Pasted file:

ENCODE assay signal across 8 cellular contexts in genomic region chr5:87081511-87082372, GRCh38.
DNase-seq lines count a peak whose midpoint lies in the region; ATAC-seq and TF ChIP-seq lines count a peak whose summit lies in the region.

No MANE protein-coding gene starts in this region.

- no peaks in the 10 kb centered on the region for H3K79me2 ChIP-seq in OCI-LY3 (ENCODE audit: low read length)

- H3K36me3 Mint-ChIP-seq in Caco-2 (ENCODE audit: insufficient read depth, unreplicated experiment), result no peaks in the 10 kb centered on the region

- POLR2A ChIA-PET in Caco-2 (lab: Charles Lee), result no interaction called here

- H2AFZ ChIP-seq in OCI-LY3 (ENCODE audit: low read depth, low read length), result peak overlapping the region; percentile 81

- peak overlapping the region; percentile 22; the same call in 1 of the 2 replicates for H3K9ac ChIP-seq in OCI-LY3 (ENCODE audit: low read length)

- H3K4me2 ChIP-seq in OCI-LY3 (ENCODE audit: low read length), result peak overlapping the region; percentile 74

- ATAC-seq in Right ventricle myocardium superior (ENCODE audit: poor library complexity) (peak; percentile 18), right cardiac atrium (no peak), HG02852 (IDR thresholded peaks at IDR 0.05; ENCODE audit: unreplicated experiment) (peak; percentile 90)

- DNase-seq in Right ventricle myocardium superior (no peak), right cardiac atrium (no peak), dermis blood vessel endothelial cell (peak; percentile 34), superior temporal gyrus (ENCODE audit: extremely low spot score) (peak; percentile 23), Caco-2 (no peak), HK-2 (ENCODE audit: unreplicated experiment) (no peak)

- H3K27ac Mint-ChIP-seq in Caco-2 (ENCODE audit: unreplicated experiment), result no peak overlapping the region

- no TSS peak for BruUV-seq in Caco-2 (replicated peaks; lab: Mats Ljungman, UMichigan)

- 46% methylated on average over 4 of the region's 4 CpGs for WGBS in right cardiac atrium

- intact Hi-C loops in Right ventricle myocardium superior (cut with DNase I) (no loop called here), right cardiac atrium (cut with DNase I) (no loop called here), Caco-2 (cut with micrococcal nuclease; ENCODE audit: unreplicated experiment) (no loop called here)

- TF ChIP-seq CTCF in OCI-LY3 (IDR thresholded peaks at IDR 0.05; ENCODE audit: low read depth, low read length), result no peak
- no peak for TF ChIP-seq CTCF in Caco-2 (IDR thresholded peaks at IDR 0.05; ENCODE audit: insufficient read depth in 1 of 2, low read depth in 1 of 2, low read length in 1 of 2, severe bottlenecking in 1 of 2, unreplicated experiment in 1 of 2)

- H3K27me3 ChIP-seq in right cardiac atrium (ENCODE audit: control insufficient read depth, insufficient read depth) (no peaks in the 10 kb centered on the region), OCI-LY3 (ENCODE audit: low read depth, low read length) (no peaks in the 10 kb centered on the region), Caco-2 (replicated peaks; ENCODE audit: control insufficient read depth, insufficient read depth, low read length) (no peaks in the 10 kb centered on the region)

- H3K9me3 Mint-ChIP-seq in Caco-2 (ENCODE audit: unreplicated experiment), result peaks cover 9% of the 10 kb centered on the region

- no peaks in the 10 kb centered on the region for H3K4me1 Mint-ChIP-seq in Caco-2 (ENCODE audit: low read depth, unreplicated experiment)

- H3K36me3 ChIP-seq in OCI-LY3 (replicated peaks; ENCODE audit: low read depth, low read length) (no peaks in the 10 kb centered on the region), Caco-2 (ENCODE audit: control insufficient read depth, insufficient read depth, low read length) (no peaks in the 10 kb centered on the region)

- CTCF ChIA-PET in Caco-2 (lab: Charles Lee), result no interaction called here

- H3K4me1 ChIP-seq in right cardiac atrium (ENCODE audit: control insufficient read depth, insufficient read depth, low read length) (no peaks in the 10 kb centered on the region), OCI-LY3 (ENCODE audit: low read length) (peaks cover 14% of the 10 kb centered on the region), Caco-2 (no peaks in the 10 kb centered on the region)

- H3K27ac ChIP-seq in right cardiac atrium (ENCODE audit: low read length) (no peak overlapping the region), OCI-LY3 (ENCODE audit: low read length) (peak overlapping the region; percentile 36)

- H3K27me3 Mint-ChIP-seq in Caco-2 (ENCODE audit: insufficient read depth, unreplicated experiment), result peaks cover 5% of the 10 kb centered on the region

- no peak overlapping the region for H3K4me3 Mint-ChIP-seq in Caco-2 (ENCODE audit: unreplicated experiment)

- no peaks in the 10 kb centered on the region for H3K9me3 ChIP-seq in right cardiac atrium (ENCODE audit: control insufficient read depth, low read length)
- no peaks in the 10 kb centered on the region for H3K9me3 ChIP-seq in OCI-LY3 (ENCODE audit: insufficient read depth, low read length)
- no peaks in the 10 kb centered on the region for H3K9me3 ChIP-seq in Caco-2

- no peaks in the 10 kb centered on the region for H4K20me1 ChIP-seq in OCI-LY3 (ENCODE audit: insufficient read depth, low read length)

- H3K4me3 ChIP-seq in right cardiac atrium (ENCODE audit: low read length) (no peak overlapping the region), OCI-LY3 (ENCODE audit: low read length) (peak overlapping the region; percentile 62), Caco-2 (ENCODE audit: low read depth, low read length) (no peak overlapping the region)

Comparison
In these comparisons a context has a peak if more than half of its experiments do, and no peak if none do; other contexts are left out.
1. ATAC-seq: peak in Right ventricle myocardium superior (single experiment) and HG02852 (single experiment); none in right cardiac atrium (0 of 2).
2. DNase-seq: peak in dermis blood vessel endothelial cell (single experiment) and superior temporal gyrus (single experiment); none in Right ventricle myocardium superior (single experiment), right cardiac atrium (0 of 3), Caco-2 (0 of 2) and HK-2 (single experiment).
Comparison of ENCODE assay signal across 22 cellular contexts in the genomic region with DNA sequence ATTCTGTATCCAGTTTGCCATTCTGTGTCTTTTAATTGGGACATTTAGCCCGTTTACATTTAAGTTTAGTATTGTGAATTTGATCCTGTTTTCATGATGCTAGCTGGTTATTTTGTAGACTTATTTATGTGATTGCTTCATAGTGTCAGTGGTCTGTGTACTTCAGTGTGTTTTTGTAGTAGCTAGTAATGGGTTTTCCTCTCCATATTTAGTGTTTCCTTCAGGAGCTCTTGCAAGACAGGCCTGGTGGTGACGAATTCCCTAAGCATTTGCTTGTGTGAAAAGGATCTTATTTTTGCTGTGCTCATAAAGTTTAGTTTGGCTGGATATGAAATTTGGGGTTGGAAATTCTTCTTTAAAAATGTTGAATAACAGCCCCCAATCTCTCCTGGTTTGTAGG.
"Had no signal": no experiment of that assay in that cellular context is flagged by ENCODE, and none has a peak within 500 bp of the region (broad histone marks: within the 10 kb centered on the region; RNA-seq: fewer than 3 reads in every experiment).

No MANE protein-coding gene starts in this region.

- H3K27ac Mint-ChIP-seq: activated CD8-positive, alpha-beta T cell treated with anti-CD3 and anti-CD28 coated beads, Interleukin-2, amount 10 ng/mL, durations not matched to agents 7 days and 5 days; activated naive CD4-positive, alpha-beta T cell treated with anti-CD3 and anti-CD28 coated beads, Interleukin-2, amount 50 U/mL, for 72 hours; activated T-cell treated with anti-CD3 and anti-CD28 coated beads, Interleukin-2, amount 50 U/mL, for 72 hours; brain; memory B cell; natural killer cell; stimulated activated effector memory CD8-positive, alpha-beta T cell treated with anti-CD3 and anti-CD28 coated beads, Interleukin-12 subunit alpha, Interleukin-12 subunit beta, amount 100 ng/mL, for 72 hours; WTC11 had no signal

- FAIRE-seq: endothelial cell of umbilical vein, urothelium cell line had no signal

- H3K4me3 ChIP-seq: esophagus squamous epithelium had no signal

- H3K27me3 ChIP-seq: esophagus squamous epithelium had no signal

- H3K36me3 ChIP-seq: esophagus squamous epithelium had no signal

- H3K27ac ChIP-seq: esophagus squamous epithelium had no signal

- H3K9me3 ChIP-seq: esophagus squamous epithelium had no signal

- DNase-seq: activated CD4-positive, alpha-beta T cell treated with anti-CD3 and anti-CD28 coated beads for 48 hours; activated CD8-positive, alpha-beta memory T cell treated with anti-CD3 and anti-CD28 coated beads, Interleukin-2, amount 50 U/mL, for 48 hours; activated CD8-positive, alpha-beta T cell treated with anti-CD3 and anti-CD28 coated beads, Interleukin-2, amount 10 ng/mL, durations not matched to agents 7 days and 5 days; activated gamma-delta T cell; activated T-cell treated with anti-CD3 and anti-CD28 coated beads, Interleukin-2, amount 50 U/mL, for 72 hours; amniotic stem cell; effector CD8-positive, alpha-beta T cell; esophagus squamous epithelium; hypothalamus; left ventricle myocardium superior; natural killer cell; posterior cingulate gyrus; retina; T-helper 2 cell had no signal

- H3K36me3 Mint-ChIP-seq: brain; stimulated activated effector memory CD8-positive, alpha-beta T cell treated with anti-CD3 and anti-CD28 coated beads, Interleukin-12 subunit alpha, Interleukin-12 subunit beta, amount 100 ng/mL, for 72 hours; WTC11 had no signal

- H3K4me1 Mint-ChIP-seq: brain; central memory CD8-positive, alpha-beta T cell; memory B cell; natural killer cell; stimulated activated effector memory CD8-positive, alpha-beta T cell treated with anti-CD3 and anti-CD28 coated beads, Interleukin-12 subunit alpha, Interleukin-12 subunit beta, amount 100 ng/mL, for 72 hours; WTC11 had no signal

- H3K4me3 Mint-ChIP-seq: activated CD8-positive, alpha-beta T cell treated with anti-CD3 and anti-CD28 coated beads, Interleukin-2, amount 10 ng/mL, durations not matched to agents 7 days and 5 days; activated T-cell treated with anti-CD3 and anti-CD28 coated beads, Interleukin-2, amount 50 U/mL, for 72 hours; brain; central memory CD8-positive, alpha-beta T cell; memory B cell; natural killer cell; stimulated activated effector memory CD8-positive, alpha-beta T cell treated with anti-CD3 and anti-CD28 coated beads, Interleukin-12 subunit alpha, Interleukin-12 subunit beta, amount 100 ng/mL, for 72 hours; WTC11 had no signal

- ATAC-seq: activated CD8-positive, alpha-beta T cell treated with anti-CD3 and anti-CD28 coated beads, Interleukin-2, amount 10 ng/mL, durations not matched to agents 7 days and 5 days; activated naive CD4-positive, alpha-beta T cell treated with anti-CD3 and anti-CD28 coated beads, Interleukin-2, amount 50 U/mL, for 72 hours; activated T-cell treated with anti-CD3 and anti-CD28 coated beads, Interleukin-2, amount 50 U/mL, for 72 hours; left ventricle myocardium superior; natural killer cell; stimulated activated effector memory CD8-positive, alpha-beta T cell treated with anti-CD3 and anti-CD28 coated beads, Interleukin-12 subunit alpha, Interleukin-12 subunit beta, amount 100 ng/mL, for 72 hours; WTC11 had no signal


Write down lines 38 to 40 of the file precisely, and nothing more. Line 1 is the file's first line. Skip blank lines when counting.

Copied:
No MANE protein-coding gene starts in this region.

- H3K27ac Mint-ChIP-seq: activated CD8-positive, alpha-beta T cell treated with anti-CD3 and anti-CD28 coated beads, Interleukin-2, amount 10 ng/mL, durations not matched to agents 7 days and 5 days; activated naive CD4-positive, alpha-beta T cell treated with anti-CD3 and anti-CD28 coated beads, Interleukin-2, amount 50 U/mL, for 72 hours; activated T-cell treated with anti-CD3 and anti-CD28 coated beads, Interleukin-2, amount 50 U/mL, for 72 hours; brain; memory B cell; natural killer cell; stimulated activated effector memory CD8-positive, alpha-beta T cell treated with anti-CD3 and anti-CD28 coated beads, Interleukin-12 subunit alpha, Interleukin-12 subunit beta, amount 100 ng/mL, for 72 hours; WTC11 had no signal

- FAIRE-seq: endothelial cell of umbilical vein, urothelium cell line had no signal